It is certainly arguable that civilization (if that is quite the word) has reached the point described by O'Brien at several times and in several places throughout human history. O'Brien is right to point out that the ability of a totalitarian state to control its subjects is continually increasing, so that the Party will not fail in the same way as the Spanish Inquisition. This is why the societies that most closely resemble the one Orwell describes, and the one he has O'Brien describe in the future, are all either current or fairly recent.
The most obvious current example is North Korea, where the Great Leader, Kim Il-sung, and the Dear Leader, Kim Jong-il, both dead, are widely regarded as immortal, and as possessing superhuman powers. In an interesting piece of doublethink, when Kim Jong-il died, North Korean propaganda simultaneously stated that he was not really dead and that universal nature was lamenting his death, so the birds stopped singing and all the animals in North Korea went into mourning.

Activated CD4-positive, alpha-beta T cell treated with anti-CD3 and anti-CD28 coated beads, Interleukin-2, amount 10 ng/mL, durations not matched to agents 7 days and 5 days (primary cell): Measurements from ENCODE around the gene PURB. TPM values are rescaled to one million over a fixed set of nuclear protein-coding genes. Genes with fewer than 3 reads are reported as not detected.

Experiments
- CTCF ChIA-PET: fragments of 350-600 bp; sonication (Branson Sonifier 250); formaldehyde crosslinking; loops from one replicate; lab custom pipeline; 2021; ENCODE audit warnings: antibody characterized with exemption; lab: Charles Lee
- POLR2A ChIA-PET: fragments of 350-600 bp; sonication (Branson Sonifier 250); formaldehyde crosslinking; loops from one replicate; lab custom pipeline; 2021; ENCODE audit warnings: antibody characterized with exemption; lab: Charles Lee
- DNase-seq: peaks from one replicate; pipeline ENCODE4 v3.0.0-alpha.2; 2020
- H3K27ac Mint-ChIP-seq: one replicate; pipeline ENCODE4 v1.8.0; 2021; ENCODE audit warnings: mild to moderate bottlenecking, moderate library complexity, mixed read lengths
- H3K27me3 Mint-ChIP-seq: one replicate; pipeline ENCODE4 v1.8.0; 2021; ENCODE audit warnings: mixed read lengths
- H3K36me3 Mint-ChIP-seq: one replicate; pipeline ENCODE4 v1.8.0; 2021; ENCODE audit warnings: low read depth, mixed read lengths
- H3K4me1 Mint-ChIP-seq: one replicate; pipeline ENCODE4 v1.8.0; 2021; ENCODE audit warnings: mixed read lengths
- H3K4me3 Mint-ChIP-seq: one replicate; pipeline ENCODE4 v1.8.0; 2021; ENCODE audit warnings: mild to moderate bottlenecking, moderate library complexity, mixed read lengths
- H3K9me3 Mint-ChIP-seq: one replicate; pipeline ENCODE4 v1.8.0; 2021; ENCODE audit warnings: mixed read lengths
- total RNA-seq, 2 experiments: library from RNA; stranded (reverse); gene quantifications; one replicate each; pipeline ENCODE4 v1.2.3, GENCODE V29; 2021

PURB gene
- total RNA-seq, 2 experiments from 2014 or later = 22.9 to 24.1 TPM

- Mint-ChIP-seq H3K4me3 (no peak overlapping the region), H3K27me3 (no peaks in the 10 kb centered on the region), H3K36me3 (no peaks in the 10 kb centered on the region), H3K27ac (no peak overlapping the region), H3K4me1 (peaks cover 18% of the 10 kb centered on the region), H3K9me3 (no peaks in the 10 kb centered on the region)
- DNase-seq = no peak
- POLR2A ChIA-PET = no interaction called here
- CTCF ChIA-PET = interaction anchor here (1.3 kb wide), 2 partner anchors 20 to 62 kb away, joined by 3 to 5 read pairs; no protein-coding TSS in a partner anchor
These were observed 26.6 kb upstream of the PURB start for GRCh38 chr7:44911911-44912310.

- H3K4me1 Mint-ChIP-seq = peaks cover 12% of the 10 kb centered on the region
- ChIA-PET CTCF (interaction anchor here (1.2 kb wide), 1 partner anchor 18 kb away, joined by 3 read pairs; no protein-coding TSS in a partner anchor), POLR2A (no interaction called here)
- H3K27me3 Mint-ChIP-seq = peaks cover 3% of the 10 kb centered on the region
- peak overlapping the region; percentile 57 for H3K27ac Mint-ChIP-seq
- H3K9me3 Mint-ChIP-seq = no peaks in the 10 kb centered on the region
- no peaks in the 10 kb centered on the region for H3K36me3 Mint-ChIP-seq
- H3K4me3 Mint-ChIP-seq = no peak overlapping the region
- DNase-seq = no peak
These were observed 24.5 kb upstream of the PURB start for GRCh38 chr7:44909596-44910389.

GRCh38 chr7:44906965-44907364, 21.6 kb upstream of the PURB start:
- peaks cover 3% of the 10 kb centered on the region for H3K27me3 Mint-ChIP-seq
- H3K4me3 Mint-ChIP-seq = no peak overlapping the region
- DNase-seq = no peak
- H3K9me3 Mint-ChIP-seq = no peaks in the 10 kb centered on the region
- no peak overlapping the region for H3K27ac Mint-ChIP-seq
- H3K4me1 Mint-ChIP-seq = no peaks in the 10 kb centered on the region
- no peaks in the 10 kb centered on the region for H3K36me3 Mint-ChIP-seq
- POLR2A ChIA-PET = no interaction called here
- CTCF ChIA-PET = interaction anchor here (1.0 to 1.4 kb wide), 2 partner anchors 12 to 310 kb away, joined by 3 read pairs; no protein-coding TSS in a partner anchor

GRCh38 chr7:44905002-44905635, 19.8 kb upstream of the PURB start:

Of course, we have no way of knowing how many North Koreans actually believe what their government tells them. However, given that brain scans grow more accurate all the time, as does our understanding of how the different parts of the brain operate (and so can be damaged or manipulated), there is no theoretical reason why a totalitarian dictatorship such as North Korea might not turn into exactly the type of society O'Brien describes in the fairly near future.